Urban farming specialist Infarm is investigating the possibility of expanding its product offer beyond leafy salad vegetables and herbs to include a number of other fresh fruit and vegetables, Fruitnet understands.
The company, which today announced a new partnership with Whole Foods Market in the UK following similar deals with Selfridges, Farmdrop and Marks & Spencer,wants to help solve the challenge of feeding a growing global population in the years to come by bringing vertical farms to cities, and the fact that it recently attracted US$170m in investment suggests it is well on the way to doing so.
Itrecently raised US$170m in funding to expand its network, which it predicts will cover 5m sq ft of vertical farms by 2025.
Speaking at last week's FPJLive, UK operations director Jeremy Byfleet said the group would continue to expand its list of partners to include retailers, schools, hospitals, manufactures and other institutions to secure better year-round food supply while using fewer resources and less land.
“If I take London as an example, it’s a huge city with green spaces but actually most of the products that consumers in London eat travels many, many miles,” he said. “Infarm really wants to change that. Not necessarily to disrupt the supply chain, but to make the supply chain a lot shorter so that fresher produce is available on tap to local people.”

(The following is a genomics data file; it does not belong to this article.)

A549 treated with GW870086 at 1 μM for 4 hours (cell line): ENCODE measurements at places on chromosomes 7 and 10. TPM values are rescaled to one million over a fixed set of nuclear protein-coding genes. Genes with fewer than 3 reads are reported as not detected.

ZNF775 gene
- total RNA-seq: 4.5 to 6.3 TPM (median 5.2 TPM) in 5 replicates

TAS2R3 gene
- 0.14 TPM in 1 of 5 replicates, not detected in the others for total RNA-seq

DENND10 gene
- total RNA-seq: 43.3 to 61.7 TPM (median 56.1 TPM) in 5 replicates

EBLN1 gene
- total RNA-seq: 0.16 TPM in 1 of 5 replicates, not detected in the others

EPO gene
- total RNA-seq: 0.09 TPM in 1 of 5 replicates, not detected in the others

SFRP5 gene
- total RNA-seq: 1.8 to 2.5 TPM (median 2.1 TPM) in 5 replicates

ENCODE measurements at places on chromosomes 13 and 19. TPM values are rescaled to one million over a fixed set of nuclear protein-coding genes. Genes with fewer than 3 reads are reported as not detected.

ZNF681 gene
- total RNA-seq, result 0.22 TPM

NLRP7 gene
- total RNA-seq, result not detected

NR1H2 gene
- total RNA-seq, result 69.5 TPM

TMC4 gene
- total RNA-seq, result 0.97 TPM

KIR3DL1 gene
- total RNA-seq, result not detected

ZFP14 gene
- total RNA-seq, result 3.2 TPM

Going forward, Byfleet said the group could potentially expand beyond its existing product focus, which is mainly lettuces, herbs and microgreens. “We’ve got an R&D team looking at future options and we are working very hard on this ambition of growing a much bigger fruit and veg basket for the future,” he revealed.
“I think the combination of the technologies that we use and how we operate our business, with the funding that we’ve got and the ability to scale, give us the ability to distribute products widely to a lot of people when they come to market. So I think there is definitely strong potential there and I don’t think it’s too difficult to achieve.”
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